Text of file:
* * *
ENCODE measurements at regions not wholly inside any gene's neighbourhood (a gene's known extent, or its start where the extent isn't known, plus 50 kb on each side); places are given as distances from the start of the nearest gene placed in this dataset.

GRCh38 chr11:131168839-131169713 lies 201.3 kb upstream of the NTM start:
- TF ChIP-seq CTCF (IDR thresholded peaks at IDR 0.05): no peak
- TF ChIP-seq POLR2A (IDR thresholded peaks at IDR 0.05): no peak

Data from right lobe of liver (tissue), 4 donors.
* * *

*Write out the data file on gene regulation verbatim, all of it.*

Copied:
ENCODE measurements at regions not wholly inside any gene's neighbourhood (a gene's known extent, or its start where the extent isn't known, plus 50 kb on each side); places are given as distances from the start of the nearest gene placed in this dataset.

GRCh38 chr11:131168839-131169713 lies 201.3 kb upstream of the NTM start:
- TF ChIP-seq CTCF (IDR thresholded peaks at IDR 0.05): no peak
- TF ChIP-seq POLR2A (IDR thresholded peaks at IDR 0.05): no peak

Data from right lobe of liver (tissue), 4 donors.